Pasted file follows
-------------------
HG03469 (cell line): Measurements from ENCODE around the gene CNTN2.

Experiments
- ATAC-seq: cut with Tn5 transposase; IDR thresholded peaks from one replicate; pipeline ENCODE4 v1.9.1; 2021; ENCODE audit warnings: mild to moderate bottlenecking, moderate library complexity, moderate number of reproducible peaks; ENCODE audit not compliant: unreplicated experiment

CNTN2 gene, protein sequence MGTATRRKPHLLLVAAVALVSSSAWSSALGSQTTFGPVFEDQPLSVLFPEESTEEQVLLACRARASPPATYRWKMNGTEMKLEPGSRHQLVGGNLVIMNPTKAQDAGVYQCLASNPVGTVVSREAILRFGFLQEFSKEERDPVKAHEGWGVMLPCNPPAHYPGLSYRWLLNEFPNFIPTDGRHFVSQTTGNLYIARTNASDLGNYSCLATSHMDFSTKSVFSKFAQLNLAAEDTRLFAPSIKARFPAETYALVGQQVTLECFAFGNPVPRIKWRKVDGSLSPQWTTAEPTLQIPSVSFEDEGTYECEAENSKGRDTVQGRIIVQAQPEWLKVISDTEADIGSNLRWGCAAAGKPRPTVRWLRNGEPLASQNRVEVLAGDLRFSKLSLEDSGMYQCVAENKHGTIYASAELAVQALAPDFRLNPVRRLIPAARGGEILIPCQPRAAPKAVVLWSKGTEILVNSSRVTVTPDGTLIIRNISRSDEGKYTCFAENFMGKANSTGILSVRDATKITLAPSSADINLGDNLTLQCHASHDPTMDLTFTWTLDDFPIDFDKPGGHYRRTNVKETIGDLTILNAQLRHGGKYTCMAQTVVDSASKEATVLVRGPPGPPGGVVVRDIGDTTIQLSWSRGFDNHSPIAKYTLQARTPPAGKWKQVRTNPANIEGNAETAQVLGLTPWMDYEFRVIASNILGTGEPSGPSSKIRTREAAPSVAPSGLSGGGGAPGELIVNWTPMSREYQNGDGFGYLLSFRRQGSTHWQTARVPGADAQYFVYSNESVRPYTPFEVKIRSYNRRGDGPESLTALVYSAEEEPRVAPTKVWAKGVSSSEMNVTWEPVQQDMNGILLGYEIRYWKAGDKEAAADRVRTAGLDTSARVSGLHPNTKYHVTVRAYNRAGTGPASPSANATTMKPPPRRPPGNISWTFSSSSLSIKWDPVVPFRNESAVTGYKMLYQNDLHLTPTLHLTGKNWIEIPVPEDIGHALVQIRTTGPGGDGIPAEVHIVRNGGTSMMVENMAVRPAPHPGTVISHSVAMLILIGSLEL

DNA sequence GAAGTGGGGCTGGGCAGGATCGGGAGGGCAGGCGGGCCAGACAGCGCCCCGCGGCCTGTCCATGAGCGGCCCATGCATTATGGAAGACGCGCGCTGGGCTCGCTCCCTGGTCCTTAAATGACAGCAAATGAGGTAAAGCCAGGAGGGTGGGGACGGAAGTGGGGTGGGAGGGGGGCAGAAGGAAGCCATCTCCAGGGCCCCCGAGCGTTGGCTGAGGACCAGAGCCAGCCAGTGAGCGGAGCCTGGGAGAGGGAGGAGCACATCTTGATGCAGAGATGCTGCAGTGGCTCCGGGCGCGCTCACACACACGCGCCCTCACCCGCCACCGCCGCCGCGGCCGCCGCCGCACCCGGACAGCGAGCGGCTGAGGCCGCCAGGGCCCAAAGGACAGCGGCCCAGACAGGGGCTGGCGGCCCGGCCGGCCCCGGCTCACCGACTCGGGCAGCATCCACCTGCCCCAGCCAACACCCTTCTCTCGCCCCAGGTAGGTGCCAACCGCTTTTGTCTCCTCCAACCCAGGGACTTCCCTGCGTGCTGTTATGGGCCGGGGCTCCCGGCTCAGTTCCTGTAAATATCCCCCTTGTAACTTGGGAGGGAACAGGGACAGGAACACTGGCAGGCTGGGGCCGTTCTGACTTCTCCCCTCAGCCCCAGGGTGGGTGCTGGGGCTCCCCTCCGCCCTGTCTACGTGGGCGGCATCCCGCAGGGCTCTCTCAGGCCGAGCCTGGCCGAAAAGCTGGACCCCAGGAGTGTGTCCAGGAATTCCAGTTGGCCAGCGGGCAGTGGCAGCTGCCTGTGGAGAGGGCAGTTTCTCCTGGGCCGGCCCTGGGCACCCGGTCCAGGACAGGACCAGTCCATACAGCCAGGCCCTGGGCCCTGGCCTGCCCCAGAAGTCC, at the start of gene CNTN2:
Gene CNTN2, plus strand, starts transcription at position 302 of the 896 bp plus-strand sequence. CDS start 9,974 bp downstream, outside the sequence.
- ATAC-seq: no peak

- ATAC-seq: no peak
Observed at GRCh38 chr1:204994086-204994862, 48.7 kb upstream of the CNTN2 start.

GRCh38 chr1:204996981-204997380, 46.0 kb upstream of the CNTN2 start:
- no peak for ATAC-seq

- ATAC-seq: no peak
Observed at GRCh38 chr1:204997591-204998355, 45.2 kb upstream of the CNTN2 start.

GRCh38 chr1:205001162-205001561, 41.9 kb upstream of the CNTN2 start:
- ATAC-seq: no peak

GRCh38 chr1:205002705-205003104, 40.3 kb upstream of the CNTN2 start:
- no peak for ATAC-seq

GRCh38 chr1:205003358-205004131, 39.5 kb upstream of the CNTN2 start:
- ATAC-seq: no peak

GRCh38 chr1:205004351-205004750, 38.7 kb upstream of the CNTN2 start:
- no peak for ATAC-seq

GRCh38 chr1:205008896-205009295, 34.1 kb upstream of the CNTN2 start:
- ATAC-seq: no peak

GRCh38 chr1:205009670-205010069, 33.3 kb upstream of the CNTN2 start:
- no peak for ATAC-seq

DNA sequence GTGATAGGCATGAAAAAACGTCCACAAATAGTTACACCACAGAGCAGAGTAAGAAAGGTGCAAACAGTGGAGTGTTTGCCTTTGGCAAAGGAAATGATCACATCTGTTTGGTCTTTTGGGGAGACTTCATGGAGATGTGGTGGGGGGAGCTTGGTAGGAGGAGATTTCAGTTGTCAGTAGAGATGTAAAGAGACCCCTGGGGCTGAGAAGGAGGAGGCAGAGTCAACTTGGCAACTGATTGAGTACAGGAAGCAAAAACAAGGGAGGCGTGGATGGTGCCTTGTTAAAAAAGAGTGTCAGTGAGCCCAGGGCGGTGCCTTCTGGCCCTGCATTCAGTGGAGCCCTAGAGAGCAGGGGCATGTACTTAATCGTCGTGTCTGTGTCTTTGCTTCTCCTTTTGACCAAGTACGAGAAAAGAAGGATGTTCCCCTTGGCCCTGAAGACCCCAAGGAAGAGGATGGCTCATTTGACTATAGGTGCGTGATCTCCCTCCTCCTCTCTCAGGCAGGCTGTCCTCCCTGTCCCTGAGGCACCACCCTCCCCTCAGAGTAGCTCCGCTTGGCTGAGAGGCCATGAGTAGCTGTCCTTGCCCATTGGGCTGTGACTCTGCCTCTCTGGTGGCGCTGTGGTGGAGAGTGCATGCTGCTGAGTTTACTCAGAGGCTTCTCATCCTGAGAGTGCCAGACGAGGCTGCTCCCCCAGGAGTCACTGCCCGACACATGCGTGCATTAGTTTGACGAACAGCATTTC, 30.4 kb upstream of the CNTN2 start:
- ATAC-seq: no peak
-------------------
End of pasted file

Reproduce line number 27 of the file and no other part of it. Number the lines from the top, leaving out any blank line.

- ATAC-seq: no peak